But ministers also have plenty of backing on this issue. Amanda Spielman – now not only head of Ofsted but also chair of a key Ofqual committee overseeing the regulator's work – has warned that scrapping exams would risk doing students "real harm".
The chief inspector has suggested that the idea of cancelling summer GCSE and A-level exams "makes schools feel that a large proportion of pupils simply wouldn’t return to schools for the rest of the academic year".
Meanwhile, the Education Policy Institute thinktank has warned that teacher-assessed grades should be avoided for next year's GCSEs and A levels, amid concerns that these can be subject to bias.
The institute is clear that the "use of teacher-assessed grades should be avoided until there is more evidence about their reliability and impact on different demographics of pupils".
It says there are questions around "teacher bias" and concerns that teachers are not "immune from societal stereotypes" that could influence their judgements of young people, while some research shows that teachers slightly underestimate the performance of students with special educational needs and disabilities.
2. Regional grading
The idea of adjusting grades by region to take account of varying degrees of coronavirus disruption seems attractive on the surface, as an exam board chief has acknowledged.
And regional GCSE and A-level grades have been backed by Labour. But those in the exams sector like Mr Hughes have questioned whether the idea could work in practice.
“If you did it regionally, is it fair to do something for students in a rundown inner-city area comprehensive and just down the road there’s a fantastic private school and those students will get bumped up from a B to an A?" asked the AQA exam board chief executive. "Is that fair? Is that the right outcome?"
Professor Robert Coe said it would be a mistake to think that exam grading could redress the inequality faced by students in different parts of the country through the impact of the coronavirus.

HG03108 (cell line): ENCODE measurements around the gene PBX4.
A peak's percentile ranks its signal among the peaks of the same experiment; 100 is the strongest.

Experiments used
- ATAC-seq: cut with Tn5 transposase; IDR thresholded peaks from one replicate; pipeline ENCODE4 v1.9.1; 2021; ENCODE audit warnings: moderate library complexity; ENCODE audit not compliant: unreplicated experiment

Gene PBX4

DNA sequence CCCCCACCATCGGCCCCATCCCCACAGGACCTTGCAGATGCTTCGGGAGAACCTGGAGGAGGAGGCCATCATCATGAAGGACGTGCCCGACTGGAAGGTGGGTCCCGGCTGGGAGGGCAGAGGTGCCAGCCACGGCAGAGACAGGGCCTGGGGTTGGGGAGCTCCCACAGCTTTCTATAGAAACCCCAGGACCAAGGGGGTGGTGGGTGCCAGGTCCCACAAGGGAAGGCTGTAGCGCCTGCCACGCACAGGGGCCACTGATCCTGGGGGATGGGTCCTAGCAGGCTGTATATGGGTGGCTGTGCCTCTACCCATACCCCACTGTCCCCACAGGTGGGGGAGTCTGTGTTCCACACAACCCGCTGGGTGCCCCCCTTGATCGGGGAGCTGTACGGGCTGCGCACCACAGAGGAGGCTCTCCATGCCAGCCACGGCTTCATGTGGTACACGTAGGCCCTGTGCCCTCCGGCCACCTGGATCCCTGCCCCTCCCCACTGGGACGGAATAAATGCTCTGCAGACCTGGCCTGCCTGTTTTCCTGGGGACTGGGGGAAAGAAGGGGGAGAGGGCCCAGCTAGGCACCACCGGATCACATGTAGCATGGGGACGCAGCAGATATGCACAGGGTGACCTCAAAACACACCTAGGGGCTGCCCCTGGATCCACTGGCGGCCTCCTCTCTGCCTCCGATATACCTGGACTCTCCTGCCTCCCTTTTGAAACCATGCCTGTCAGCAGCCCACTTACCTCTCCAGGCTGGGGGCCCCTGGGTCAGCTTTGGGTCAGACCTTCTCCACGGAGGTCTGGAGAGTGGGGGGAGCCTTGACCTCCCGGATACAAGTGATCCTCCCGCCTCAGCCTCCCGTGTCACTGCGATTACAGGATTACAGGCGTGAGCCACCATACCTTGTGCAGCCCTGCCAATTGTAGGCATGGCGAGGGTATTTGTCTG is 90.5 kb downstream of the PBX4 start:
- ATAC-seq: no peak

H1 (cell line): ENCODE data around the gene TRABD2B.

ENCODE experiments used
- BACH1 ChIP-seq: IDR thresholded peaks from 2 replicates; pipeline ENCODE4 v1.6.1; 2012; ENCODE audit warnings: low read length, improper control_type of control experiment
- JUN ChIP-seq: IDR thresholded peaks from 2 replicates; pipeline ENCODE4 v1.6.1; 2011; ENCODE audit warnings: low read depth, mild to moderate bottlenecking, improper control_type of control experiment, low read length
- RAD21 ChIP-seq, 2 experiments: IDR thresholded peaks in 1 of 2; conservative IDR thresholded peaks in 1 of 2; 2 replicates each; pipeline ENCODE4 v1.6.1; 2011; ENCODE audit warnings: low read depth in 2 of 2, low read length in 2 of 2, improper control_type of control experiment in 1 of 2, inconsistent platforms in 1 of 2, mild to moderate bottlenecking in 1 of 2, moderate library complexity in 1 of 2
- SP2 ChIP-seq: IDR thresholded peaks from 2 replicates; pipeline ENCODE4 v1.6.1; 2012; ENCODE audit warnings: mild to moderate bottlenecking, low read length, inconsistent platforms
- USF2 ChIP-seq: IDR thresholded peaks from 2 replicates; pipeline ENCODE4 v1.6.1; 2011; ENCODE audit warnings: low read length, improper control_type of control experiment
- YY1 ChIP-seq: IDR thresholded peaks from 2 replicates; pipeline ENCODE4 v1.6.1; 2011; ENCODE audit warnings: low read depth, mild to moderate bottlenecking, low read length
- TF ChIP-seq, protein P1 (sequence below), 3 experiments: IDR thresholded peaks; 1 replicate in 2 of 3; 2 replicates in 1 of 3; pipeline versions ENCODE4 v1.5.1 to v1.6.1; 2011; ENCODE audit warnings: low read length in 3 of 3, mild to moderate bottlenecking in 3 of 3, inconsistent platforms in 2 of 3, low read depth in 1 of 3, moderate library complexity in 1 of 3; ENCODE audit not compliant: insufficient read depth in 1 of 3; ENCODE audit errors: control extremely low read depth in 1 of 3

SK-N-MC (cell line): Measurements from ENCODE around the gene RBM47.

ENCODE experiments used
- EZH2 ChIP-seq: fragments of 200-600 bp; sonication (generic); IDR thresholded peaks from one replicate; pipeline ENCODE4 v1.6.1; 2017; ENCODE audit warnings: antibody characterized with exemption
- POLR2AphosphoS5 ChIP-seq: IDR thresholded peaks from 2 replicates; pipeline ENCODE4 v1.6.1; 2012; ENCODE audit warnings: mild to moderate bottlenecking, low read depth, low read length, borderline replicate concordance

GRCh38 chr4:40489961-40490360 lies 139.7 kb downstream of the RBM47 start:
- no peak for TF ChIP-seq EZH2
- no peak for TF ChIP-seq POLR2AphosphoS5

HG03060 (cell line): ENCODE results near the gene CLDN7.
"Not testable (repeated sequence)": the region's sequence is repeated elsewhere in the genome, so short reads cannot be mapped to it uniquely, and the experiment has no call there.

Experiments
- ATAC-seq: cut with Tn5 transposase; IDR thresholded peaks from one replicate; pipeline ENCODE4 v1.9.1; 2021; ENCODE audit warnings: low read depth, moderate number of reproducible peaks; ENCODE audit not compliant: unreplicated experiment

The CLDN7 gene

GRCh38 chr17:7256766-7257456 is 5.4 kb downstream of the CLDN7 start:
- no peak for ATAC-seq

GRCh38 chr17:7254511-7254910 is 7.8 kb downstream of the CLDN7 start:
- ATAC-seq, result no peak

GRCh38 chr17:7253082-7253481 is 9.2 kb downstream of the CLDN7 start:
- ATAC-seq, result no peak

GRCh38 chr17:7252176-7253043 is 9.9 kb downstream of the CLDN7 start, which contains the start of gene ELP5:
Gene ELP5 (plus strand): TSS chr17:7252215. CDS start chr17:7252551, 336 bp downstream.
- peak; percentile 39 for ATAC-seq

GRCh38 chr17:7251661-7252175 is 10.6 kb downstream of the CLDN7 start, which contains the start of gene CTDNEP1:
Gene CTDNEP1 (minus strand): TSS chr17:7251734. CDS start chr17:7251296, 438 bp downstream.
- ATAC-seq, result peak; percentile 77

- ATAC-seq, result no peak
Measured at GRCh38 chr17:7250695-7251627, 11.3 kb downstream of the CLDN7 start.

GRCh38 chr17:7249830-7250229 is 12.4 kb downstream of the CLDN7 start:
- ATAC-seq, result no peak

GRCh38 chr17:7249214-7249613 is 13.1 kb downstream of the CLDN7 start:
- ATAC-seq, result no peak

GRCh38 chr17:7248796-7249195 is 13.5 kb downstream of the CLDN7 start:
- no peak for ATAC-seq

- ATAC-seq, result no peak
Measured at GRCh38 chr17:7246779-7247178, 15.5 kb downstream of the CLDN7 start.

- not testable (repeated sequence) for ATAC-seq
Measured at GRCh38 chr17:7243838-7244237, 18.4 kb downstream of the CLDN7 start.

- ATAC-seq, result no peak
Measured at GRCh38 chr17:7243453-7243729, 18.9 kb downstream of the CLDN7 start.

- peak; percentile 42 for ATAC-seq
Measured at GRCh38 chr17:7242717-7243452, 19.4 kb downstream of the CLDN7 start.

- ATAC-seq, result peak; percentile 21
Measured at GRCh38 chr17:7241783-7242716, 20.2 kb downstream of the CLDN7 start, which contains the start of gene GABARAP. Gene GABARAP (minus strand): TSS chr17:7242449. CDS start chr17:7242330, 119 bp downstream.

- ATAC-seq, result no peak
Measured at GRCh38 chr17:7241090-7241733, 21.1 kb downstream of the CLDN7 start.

"How are you going to decide who has had disruption?" he asked. "Is that on a regional basis?
"Even in those regions where there has been significant disruption, there will be some schools that have had relatively little and certainly some pupils who have been relatively uninterrupted. Are we going to take account of that?
"Are they going to be lumped in with the region? On what basis do we make that decision and then how do we actually do that adjustment?
“People think that an exam grade should tell you something about what a pupil knows or can do or their attainment in a particular subject, for example.
"This completely throws this out of the window and says, 'Well, we are just going to give a grade which we think reflects somehow what we think you deserve or would have got in an ideal world,' or I am not quite sure what. How do we define that?"
3. 'Optionality' – more choice within exams
This idea always looked like a runner after Ofqual's interim chief regulator Dame Glenys Stacey suggested it as an option last month.
However, since then serious reservations have come to the fore.
Mr Hughes is concerned that while “greater choice amongst questions” sounds “terribly attractive”, it could introduce more unfairness.
“There’s plenty of research that will tell you that the more optionality you introduce, the more it advantages more able students, because they cope with it much better,” the AQA chief told Tes.
“Whereas less able students find it more of a struggle. So actually, you may be cutting off your nose to spite your face.”
Geoff Barton, general secretary of the Association of School and College Leaders, told Tes earlier this month that the idea was losing support.
“I think the logistics of optionality are being seen as problematic," he said. "I think there’s widespread recognition of how even the logistics of creating exam papers where pupils could choose particular questions are very difficult, so I suspect that is being ruled out.
"I think the whole concept of optionality is lower down the pecking order than it was previously, not least because it risks further disadvantaging disadvantaged students.”